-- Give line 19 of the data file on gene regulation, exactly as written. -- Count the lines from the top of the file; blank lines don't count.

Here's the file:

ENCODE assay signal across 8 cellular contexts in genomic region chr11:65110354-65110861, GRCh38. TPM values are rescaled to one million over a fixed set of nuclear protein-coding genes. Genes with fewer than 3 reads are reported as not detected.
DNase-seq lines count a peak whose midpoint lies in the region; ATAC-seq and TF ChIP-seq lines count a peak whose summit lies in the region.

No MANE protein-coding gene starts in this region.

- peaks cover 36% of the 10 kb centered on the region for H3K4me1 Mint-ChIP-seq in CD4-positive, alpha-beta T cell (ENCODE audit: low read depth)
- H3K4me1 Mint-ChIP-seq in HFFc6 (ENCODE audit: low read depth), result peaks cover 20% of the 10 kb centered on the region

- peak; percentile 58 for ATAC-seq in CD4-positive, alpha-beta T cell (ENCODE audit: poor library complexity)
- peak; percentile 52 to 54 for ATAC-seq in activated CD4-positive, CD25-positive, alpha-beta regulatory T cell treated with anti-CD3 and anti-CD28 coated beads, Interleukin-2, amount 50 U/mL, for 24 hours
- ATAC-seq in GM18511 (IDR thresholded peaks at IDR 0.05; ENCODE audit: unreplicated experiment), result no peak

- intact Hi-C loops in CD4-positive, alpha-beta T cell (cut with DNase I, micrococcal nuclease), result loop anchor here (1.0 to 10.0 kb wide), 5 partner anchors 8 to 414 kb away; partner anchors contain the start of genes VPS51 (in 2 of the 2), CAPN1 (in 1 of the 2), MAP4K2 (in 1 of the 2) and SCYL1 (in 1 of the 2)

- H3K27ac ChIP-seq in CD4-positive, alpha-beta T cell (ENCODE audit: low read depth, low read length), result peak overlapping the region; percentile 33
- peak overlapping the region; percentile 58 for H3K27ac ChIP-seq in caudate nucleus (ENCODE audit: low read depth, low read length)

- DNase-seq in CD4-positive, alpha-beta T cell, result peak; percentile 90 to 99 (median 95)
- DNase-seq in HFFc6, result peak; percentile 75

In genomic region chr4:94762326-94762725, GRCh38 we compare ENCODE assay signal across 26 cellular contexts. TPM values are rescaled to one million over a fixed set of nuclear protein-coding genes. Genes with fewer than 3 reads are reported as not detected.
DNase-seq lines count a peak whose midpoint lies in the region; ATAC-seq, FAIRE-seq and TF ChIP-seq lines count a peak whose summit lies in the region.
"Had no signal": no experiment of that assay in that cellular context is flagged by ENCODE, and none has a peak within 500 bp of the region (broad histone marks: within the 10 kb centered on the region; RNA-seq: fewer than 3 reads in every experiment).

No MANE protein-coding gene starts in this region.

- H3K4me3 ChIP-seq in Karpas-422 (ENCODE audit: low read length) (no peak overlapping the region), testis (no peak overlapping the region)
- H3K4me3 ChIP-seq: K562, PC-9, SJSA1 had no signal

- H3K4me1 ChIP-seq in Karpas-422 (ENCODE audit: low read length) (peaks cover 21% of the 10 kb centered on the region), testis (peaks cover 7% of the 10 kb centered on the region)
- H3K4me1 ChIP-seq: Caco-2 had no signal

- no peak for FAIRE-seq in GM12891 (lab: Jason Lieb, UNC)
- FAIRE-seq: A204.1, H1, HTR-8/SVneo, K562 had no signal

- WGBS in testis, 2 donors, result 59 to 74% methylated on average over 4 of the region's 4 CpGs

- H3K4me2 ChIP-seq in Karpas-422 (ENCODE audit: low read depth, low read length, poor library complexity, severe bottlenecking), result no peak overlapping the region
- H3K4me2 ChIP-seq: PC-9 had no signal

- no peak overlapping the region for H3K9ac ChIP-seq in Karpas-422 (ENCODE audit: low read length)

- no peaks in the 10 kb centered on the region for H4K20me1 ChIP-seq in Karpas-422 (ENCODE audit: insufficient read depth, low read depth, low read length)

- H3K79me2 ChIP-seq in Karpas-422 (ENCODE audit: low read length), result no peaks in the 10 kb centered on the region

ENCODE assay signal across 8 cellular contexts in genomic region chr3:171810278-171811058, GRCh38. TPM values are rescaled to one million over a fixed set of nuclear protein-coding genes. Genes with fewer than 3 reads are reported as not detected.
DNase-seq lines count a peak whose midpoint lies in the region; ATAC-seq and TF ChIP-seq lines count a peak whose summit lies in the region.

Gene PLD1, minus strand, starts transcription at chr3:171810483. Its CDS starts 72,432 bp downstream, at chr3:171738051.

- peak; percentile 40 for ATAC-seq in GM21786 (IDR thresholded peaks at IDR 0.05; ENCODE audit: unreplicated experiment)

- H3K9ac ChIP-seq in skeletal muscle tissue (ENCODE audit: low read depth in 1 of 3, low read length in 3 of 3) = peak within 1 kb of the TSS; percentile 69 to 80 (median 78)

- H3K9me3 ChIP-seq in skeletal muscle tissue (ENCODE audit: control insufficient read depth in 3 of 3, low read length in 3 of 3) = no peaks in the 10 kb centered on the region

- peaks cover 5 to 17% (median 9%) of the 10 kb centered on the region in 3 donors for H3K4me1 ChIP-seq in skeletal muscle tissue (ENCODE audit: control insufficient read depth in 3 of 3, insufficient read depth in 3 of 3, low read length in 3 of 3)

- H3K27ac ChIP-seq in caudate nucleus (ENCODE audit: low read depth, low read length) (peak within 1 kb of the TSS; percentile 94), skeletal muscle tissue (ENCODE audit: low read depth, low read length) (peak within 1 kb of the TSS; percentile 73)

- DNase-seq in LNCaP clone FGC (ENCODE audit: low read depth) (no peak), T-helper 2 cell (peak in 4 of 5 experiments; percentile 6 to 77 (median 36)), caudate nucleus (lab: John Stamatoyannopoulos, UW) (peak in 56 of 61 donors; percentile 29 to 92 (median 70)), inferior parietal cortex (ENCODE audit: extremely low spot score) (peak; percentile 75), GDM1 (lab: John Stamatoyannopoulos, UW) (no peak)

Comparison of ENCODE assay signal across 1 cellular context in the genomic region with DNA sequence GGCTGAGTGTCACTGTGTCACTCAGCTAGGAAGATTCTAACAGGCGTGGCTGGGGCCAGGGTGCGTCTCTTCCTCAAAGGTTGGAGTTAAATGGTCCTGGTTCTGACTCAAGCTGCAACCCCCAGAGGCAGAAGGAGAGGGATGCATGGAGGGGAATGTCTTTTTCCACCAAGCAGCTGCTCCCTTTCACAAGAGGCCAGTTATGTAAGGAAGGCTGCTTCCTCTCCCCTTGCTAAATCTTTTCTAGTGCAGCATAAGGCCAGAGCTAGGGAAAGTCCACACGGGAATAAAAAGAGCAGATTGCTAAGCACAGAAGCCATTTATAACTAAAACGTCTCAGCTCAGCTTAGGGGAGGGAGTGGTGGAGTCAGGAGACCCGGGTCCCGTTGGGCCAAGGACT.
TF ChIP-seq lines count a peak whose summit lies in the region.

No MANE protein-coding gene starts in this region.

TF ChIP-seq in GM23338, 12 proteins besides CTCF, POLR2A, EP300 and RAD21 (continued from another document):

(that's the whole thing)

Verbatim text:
- H3K4me3 ChIP-seq: K562, PC-9, SJSA1 had no signal